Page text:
Friday, August 17, 2012

3 wolf packs documented in county

Depredations in region down since 2009

Express Staff Writer

In this photo taken at night by remote cameras, the alpha female of the Pioneer Pack, center, is surrounded by four of her pups. The Pioneer Pack is located northeast of Sun Valley, and Wood River Wolf Project crews say the pack has at least two adults, two young wolves and up to five pups. Photo courtesy of Wood River Wolf Project.

It's official: The Wood River Wolf Project has documented three wolf packs in Blaine County, one of which might contain remnants of the Phantom Hill pack.

Suzanne Stone, program coordinator for the Wood River Wolf Project and spokeswoman for wildlife advocacy group Defenders of Wildlife, said on Thursday that the project's remote cameras have picked up three separate and well-established packs within the county.

"We knew that there were some wolves in that area, but we didn't even confirm that they were breeding," Stone said.

The reason the project was able to document these packs, she said, was that field crews set up over a dozen cameras in areas of known wolf activity.

"Our cameras are the only way of truly documenting [packs]," she said, as there are no radio collars on any wolves in the county.

Stone said that the Warm Springs Pack was confirmed earlier this year, when field crews began searching for the pack that had gotten separated from the pup named Boise, who was picked up by campers and is now living in Busch Gardens in Williamsburg, Va.

The pack has at least two adults and several pups, Stone said. The presence of a yearling, which is suspected, would mean that the pack has been established for several years.

The second pack is the Little Wood pack, the pack that encountered trouble earlier this year when members killed 37 sheep on the Flat Top Ranch in May and June while the ewes were lambing. Two wolves were killed by Idaho Wildlife Services as a result of those depredations, but the latest estimates put pack numbers at two to three remaining adults.

"We thought we had close to four last year," Stone said, but since then a hunting season and control orders have taken a toll on the numbers.

One of the wolves killed was a subadult, which is a wolf that is less than 2 years old and may also be a pup from last year. Stone said the presence of this wolf means that the Little Wood Pack has also been relatively stable for around two years.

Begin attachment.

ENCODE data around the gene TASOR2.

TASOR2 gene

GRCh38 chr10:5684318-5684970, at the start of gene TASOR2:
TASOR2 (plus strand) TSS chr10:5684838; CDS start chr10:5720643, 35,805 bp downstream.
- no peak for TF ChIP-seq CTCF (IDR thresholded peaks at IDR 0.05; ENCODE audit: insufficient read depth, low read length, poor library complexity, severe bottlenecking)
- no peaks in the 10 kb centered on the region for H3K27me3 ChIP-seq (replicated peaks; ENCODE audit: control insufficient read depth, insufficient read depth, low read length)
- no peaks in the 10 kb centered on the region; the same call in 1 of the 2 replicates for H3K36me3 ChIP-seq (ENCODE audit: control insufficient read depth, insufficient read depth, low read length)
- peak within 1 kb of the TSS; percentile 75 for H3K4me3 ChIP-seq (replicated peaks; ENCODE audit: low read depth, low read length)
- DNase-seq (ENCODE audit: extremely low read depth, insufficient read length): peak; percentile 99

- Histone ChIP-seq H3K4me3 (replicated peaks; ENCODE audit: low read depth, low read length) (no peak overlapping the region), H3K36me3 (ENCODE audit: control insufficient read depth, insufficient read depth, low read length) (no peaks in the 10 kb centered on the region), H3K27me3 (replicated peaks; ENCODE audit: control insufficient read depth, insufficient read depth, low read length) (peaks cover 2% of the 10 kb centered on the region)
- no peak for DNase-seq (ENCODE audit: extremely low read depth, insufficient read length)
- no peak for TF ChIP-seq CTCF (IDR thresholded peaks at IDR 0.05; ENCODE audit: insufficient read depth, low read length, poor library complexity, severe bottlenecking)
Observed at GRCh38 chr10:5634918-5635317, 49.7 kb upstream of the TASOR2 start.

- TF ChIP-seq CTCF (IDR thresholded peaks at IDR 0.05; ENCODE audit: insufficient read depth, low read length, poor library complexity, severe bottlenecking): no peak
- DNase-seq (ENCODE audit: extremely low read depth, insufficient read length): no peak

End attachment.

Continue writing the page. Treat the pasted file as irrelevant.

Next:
The third pack is the latest pack documented by remote cameras. The Pioneer Pack, as they are now known, was the pack that encountered Gooding rancher John Faulkner's sheep in the Lake Creek drainage north of Ketchum on July 3 and killed four sheep.

Stone said that this pack has at least two adults, two subadults and up to five pups—two of which are black, begging the question of whether the pack might contain the remnants of the black-coated Phantom Hill Pack that dissipated from its territory north of Ketchum roughly two years ago.

"There could be a connection to Phantom Hill for sure," Stone said. The alpha male is also black, though the alpha female and two subadults are gray, as are at least two of the pups.

Stone said the pack is more likely to be part of the now-defunct Hyndman Pack that dominated the area around Trail Creek in 2008. There could also be another pack near Baker Lake, north of Ketchum, she said.

Despite the proximity of at least three packs, Idaho Wildlife Services State Director Todd Grimm said that depredations are down significantly since 2009.

Though Flat Top Ranch owner John Peavey lost 37 sheep in May and June, Grimm said that July and August have been much less fraught with wolf-livestock conflict than in years past. In fact, depredations during July 2012 were half the number of those in 2009.

"Wolves in your county have been pretty good," he said with a laugh.

He hesitated to say whether the non-lethal deterrents put in place by the Wood River Wolf Project have been responsible for the drop.

"None of that stuff hurts," he said, but added that the two wolf-hunting seasons probably had more of an impact.

Kate Wutz:

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